Final results were calculated using dedicated software (Coffalyser.NET). The comparison with reference DNA samples derived from healthy individuals is essential in obtaining an accurate final result. To this end three negative reference samples (normal breast) were taken along in each MLPA run to normalize MLPA ratios. For genes with more than one probe present in the kit, the mean of all the probe peaks of this gene in duplicate was calculated. Mean values <0.7 refer to gene deletion, between 0.7–1.3 to normal gene status and values between 1.3–1.5 and >1.5 to gains and gene amplification respectively. These cut-off were validated in breast cancer cell lines showing HER2 amplification (BT474: 6 HER2 copy number by FISH, MLPA ratio of 5), HER2 gain (T47D: 4 HER2 copy number by FISH, MLPA ratio of 1.32) and lacking HER2 gain or amplification (MCF7: 2 HER2 copy number by FISH, MLPA ratio of 0.61).

Statistical analysis

All variables of interest were summarized through frequencies and percentage values. Concordance between the two techniques was assessed through the use of Cohen’s K statistic (K) [36]. Each K value was reported with its relative 95% Confidence interval (95% CI) and interpreted in a qualitative manner based on the Landis and Koch classification criteria [37].


Patient characteristics

According to the World Health Organization classification [38] out of the 170 BC with HER2 score 2+ by IHC included in the study, 161 were infiltrating carcinomas of no special type, 4 invasive lobular carcinomas and 5 special histologic types. As summarized in Table 1, 12 (7%) tumors were graded, using the Elston and Ellis scoring system [39], as well differentiated (G1), 76 (45%) and 82 (48%) as moderately (G2) and poorly differentiated (G3) carcinomas, respectively. ER and/or PgR were positive in 132 (78%) BC and Ki67 was high in 97 (57%) cases. Out of the 170 BC analyzed by DDISH, 61 (36%) presented a HER2 s/n < 4.0, 54 (32%) between 4.0–5.9 s/n and 55 (32%) ≥6.0 s/n. Of the 108 score 2+ BC, belonging to the external validation set, 92 were infiltrating carcinomas of no special types, 8 invasive lobular carcinomas and 8 were special histologic types. Seventeen (16%) tumors were graded as well differentiated (G1), 55 (51%) and 26 (24%) as moderately (G2) and poorly differentiated (G3) carcinomas, respectively. ER and/or PgR were positive in 99 (92%) BC and Ki67 was high in 52 (48%) cases. FISH evidenced 80 (74%) BC with <4.0 HER2 s/n, 10 (9%) with 4.0–5.9 HER2 s/n and 18 (17%) with HER2 ≥ 6.0 s/n.
Table 1

Biopathological characteristics of the two breast cancer sets


Internal set

External set

Total number of patients





12 (7%)

17 (16%)


76 (45%)

55 (51%)


82 (48%)

26 (24%)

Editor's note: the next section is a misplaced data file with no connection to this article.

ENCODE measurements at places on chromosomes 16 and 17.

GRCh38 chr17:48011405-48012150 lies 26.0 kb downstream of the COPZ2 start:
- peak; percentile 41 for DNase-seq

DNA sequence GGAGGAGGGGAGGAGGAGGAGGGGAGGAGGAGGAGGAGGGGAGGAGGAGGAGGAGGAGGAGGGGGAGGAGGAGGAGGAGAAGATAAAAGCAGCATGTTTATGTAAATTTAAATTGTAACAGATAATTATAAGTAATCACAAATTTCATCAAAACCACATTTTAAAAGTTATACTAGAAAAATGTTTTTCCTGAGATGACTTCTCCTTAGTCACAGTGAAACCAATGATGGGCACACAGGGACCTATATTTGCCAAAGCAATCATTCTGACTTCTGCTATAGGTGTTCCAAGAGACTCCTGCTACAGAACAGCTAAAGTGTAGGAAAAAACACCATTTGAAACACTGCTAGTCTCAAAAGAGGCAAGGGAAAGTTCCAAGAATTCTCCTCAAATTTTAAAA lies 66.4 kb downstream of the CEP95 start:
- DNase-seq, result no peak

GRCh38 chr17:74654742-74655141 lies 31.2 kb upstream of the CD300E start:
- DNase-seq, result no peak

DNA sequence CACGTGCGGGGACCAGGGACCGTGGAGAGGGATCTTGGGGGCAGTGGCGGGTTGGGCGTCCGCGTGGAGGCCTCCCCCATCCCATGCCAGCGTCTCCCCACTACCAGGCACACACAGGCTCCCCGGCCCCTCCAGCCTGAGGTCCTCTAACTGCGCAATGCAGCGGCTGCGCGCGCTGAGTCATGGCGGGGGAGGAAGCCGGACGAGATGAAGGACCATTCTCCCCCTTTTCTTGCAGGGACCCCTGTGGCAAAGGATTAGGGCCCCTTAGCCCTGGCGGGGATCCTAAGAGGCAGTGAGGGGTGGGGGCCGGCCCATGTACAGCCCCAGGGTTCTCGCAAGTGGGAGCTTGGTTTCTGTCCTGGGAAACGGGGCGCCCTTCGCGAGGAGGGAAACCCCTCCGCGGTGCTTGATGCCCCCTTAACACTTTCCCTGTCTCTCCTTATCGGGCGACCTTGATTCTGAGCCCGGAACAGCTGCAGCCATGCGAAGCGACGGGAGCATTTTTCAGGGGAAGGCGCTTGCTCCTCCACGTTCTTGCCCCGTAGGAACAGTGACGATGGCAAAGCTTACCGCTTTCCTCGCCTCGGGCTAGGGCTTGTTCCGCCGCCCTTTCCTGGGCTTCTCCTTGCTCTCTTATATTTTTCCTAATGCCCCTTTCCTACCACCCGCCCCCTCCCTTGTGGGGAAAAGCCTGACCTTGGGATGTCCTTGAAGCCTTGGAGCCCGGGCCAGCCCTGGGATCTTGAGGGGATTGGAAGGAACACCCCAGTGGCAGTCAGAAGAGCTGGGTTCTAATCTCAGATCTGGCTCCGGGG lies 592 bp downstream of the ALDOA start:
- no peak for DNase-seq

0 (0%)

10 (9%)



67 (39%)

55 (51%)


77 (46%)

38 (35%)


26 (15%)

15 (14%)

HR Status

 ER and/or PgR positive

132 (78%)

99 (92%)

 ER /PgR negative

38 (22%)

9 (8%)


 High ≥20%

97 (57%)

52 (48%)

 Low < 20%

73 (43%)

56 (52%)

HER2 gene s/n


61a (36%)




10b (9%)


55a (32%)


HR Hormonal Receptor, ER Estrogen Receptor,PgR Progesterone Receptor, s/n signals/nucleus

aSilver In Situ Hybridization; bFluorescence In Situ Hybridization

Concordance between ISH and MLPA results in the internal and in the validation set

A concordance rate of 78.2% (Table 2, Cohen’s K statistic: 0.548 95% CI [0.419–0.677]) between ISH and MLPA was found in the whole series of 170 cases. Overlapping results were found in the external set of 108 BC where the concordance rate was 76.9% (Cohen’s K statistic: 0.464 95% CI [0.280–0.648]). In each series, the concordance value between the two techniques, showed a moderate agreement (0.41 < k < 0.60) following the Landis and Koch criteria. To understand which variables may affect this agreement, we subdivided our series and the external validation series into 2 separate groups as follow: (1) 61 and 79 clearly non amplified BC (<4.0 HER2 s/n) as well as 55 and 19 highly amplified BC (≥6.0 HER2 s/n). (2) 54 and 10 BC presenting an equivocal number of gene s/n (4.0–5.9 HER2 s/n).
Table 2

Concordance between ISH and MLPA in the internal and external validation set


DDISH (N = 170)*

Cohen’s K Statistic [95% CI]










0.548 [0.419–0.677]









FISH (N = 108)**










0.464 [0.280–0.648]









NA Non Amplified, A Amplified, MLPA A = Amplified + Gain

* Internal set ** External set

First group analyses

Table 3 summarizes the concordance between ISH and MLPA both in the non amplified (NA) and amplified (A) cases in our series and in the external validation set. In our series, we found that of the 61 HER2 NA cases by DDISH, 59 (97%) were also non amplified by MLPA (Fig. 1a, b). Among the 55 HER2 amplified BC by DDISH, MLPA confirmed HER2 gene amplification in 41 cases (75%) (Fig. 1c, d). In contrast, 11 tumors (20%) had a normal HER2 gene status and 3 (5%) presented a HER2 gene gain. A concordance rate between DDISH and MLPA of 88,8% (Cohen’s K statistic: 0,773 95% CI:[0,594–0,953]) was found. Following Landis and Koch criteria, this value showed a substantial agreement (0.61 < k < 0.80) between the two techniques. Concerning the external validation set, among the 79 NA cases, MLPA confirmed the lack of amplification in 62 tumors (79%). In the remaining 17 BC, 7 (9%) presented a HER2 gain and 10 (12%) were amplified. Among the 19 HER2 amplified BC by FISH, MLPA confirmed HER2 gene amplification in 15 tumors (79%), 2 (10.5%) had a normal HER2 gene status and 2 (10.5%) presented a gain. The concordance rate between FISH and MLPA was of 80.6%, Cohen’s K statistic: 0.523 95% CI:[0,339–0,706]. Following the Landis and Koch criteria, this value shows a moderate agreement (0.41 < k < 0.60) between the two techniques.
Table 3

ISH and MLPA results in High Amplified/Non Amplified breast cancers in the internal and external validation set


DDISH (N = 116)a


FISH (N = 98)b


gene s/n

gene s/n













59 (97%)

11 (20%)

62 (79%)

2 (10.5%)


0 (0%)